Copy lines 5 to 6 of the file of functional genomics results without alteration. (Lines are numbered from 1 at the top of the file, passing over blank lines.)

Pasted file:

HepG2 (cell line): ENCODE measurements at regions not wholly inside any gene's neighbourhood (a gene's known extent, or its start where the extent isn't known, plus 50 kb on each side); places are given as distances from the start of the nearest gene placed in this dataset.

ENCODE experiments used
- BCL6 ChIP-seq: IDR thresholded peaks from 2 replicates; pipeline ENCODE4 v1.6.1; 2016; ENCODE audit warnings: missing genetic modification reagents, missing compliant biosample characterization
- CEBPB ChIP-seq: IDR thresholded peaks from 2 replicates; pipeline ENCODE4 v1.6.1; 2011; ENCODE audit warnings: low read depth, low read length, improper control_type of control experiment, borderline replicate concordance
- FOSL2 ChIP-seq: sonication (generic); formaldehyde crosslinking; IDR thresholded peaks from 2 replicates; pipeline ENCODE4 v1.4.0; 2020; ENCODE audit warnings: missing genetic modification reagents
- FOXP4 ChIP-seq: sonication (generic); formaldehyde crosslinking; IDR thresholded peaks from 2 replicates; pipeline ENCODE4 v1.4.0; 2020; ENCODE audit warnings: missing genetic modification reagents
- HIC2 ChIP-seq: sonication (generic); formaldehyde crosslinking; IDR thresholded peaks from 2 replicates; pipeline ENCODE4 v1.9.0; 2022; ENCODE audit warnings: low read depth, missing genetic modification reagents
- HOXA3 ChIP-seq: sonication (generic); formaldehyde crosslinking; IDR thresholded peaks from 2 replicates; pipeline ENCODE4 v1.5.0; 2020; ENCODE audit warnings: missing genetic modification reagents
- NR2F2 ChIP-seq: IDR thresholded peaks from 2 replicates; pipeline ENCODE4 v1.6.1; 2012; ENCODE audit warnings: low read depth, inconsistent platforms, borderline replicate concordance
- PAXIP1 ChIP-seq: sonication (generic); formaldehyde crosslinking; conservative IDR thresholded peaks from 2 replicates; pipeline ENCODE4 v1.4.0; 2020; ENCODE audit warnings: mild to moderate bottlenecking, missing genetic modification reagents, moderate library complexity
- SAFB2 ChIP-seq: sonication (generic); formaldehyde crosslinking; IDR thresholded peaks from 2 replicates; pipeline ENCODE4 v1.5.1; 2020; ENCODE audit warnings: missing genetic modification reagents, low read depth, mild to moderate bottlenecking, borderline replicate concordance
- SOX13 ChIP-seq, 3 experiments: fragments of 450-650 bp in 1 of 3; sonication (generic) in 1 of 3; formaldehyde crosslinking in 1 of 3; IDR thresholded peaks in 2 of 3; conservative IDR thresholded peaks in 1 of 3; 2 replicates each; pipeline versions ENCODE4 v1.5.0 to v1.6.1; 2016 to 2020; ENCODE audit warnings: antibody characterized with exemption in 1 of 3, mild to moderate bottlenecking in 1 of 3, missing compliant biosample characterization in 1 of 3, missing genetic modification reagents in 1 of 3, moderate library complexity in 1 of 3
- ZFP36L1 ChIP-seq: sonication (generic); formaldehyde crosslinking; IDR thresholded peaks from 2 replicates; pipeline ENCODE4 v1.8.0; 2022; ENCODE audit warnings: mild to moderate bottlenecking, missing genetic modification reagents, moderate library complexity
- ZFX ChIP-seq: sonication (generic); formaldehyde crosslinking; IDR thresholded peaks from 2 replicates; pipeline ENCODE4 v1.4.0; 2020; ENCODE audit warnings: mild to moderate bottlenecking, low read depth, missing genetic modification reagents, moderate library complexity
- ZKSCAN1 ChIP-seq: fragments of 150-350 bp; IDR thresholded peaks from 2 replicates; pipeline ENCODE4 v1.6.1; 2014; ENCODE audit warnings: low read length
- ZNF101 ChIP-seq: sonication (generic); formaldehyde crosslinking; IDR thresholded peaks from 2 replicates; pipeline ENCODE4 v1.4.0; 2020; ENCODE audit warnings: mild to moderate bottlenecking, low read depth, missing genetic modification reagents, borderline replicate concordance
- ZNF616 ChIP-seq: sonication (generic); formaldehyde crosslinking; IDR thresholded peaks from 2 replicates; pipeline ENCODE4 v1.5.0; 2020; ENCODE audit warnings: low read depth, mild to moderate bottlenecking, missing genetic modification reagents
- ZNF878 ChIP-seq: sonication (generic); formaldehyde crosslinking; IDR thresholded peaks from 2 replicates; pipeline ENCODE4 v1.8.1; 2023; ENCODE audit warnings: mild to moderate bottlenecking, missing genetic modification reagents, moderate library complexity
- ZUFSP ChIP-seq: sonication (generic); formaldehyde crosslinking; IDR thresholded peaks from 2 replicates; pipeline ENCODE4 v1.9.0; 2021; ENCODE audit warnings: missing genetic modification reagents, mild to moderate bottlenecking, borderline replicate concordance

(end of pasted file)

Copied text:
- FOSL2 ChIP-seq: sonication (generic); formaldehyde crosslinking; IDR thresholded peaks from 2 replicates; pipeline ENCODE4 v1.4.0; 2020; ENCODE audit warnings: missing genetic modification reagents
- FOXP4 ChIP-seq: sonication (generic); formaldehyde crosslinking; IDR thresholded peaks from 2 replicates; pipeline ENCODE4 v1.4.0; 2020; ENCODE audit warnings: missing genetic modification reagents